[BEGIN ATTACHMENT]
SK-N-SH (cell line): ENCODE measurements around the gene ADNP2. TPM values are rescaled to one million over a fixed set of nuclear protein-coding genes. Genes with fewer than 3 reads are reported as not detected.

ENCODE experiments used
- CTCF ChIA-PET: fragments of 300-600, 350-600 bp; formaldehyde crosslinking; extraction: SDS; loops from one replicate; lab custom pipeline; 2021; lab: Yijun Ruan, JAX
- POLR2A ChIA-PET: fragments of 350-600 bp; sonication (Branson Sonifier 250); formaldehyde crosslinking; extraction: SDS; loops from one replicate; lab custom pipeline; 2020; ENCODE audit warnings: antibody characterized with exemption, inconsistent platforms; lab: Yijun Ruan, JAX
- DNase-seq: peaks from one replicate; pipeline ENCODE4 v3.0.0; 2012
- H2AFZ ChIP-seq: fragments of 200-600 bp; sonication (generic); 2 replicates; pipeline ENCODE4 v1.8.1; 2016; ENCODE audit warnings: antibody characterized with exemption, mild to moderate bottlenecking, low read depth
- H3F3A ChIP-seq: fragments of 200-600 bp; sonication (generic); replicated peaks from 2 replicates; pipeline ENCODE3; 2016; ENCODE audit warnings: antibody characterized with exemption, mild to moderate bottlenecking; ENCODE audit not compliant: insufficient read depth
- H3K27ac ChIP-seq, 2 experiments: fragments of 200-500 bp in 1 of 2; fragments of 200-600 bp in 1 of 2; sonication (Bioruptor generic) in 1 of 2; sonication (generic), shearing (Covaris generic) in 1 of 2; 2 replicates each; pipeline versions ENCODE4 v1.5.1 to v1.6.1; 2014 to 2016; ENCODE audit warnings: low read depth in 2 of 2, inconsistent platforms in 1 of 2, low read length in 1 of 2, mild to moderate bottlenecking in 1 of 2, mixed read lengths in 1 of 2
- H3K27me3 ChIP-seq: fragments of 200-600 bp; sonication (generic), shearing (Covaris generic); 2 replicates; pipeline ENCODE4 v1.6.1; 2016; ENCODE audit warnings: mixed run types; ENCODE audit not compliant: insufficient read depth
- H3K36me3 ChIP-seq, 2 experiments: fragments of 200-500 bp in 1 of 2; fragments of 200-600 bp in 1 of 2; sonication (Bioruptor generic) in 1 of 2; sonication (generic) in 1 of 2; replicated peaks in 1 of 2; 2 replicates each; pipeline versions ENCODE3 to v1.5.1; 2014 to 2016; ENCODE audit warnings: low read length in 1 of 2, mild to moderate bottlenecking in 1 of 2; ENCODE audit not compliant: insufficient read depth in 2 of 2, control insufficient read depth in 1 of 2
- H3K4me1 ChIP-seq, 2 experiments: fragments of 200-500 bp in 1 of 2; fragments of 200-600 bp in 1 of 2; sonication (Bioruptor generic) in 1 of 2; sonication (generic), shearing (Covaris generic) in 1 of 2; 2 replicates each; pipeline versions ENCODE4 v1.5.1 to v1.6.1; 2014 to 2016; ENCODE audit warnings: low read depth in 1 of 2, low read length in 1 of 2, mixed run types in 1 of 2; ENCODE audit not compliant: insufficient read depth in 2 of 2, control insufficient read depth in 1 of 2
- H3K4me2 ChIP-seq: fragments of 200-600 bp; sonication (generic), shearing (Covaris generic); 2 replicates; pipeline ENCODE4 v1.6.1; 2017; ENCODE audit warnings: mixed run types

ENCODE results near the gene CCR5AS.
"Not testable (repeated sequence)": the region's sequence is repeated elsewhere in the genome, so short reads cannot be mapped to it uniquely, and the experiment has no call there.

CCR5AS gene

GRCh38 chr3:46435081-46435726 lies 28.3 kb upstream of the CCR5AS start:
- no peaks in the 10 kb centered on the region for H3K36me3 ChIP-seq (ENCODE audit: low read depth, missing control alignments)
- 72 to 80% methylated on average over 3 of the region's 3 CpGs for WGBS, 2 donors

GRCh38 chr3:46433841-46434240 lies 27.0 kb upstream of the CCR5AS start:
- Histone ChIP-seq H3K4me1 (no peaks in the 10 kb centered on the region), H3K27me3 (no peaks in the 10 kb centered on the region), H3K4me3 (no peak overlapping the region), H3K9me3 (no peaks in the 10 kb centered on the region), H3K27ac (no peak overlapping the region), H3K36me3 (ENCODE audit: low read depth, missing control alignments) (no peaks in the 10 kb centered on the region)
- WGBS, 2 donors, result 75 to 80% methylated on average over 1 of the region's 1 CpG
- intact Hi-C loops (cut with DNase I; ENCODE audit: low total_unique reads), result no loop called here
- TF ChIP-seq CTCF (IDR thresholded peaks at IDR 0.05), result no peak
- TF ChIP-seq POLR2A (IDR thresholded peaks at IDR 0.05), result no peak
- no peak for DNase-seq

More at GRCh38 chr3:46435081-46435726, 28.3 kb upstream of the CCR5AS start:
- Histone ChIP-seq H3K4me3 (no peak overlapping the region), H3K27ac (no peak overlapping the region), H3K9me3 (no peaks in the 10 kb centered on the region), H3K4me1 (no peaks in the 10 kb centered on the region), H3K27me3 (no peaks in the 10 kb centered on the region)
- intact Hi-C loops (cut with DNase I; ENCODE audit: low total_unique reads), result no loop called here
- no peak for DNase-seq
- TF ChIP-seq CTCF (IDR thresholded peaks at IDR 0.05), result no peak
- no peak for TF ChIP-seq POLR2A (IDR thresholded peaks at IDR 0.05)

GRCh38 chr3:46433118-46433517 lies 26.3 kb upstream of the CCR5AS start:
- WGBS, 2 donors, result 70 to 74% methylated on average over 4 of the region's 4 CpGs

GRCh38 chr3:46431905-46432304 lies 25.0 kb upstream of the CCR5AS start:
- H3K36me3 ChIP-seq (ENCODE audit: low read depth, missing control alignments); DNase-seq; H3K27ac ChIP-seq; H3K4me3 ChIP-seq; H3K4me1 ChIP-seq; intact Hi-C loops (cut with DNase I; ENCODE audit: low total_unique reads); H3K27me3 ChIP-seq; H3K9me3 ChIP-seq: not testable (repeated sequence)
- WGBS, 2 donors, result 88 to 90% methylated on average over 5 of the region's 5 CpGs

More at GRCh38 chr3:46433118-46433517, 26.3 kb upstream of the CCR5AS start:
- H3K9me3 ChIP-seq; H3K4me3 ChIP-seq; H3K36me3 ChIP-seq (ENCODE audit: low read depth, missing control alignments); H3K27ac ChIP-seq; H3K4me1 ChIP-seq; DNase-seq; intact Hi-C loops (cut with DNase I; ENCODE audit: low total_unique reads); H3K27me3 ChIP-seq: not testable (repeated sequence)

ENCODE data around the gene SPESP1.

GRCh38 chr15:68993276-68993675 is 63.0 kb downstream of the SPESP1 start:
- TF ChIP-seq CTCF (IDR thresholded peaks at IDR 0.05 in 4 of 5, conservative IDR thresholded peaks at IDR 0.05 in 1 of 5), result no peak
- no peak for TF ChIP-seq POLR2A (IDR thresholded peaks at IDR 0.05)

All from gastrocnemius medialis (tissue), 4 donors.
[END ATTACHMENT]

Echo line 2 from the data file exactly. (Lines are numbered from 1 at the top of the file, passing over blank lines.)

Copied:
ENCODE experiments used